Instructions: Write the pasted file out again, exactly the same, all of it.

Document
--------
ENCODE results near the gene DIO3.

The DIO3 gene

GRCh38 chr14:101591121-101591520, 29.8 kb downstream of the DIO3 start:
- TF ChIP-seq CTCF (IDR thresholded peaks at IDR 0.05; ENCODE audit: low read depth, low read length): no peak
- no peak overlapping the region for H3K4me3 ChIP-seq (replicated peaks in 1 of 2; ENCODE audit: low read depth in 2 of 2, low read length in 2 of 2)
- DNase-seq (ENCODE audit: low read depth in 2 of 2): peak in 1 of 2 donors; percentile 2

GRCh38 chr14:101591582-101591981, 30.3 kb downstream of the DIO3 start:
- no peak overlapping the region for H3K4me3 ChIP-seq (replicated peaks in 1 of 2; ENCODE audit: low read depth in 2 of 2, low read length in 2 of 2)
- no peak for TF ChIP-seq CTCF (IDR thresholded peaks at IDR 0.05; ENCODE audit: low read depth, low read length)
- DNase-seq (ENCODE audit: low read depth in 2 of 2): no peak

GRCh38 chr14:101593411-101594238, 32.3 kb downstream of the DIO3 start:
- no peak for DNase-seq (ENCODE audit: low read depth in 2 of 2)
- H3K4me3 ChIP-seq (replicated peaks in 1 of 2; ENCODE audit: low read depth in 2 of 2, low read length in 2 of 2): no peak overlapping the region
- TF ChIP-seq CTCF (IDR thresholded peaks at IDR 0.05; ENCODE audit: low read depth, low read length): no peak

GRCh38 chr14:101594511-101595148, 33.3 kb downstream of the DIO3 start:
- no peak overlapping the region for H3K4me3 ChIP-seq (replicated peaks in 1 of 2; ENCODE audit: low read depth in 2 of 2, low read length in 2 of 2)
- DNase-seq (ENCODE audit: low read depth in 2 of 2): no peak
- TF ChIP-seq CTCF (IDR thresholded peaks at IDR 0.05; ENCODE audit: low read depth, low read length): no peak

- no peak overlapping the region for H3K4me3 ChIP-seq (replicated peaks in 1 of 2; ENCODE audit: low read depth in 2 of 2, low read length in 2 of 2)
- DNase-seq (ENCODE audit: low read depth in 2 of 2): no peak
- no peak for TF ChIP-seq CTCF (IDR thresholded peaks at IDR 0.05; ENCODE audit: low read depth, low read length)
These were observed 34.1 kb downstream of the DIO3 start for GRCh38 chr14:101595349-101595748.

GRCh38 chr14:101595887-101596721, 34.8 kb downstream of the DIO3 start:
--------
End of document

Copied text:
ENCODE results near the gene DIO3.

The DIO3 gene

GRCh38 chr14:101591121-101591520, 29.8 kb downstream of the DIO3 start:
- TF ChIP-seq CTCF (IDR thresholded peaks at IDR 0.05; ENCODE audit: low read depth, low read length): no peak
- no peak overlapping the region for H3K4me3 ChIP-seq (replicated peaks in 1 of 2; ENCODE audit: low read depth in 2 of 2, low read length in 2 of 2)
- DNase-seq (ENCODE audit: low read depth in 2 of 2): peak in 1 of 2 donors; percentile 2

GRCh38 chr14:101591582-101591981, 30.3 kb downstream of the DIO3 start:
- no peak overlapping the region for H3K4me3 ChIP-seq (replicated peaks in 1 of 2; ENCODE audit: low read depth in 2 of 2, low read length in 2 of 2)
- no peak for TF ChIP-seq CTCF (IDR thresholded peaks at IDR 0.05; ENCODE audit: low read depth, low read length)
- DNase-seq (ENCODE audit: low read depth in 2 of 2): no peak

GRCh38 chr14:101593411-101594238, 32.3 kb downstream of the DIO3 start:
- no peak for DNase-seq (ENCODE audit: low read depth in 2 of 2)
- H3K4me3 ChIP-seq (replicated peaks in 1 of 2; ENCODE audit: low read depth in 2 of 2, low read length in 2 of 2): no peak overlapping the region
- TF ChIP-seq CTCF (IDR thresholded peaks at IDR 0.05; ENCODE audit: low read depth, low read length): no peak

GRCh38 chr14:101594511-101595148, 33.3 kb downstream of the DIO3 start:
- no peak overlapping the region for H3K4me3 ChIP-seq (replicated peaks in 1 of 2; ENCODE audit: low read depth in 2 of 2, low read length in 2 of 2)
- DNase-seq (ENCODE audit: low read depth in 2 of 2): no peak
- TF ChIP-seq CTCF (IDR thresholded peaks at IDR 0.05; ENCODE audit: low read depth, low read length): no peak

- no peak overlapping the region for H3K4me3 ChIP-seq (replicated peaks in 1 of 2; ENCODE audit: low read depth in 2 of 2, low read length in 2 of 2)
- DNase-seq (ENCODE audit: low read depth in 2 of 2): no peak
- no peak for TF ChIP-seq CTCF (IDR thresholded peaks at IDR 0.05; ENCODE audit: low read depth, low read length)
These were observed 34.1 kb downstream of the DIO3 start for GRCh38 chr14:101595349-101595748.

GRCh38 chr14:101595887-101596721, 34.8 kb downstream of the DIO3 start: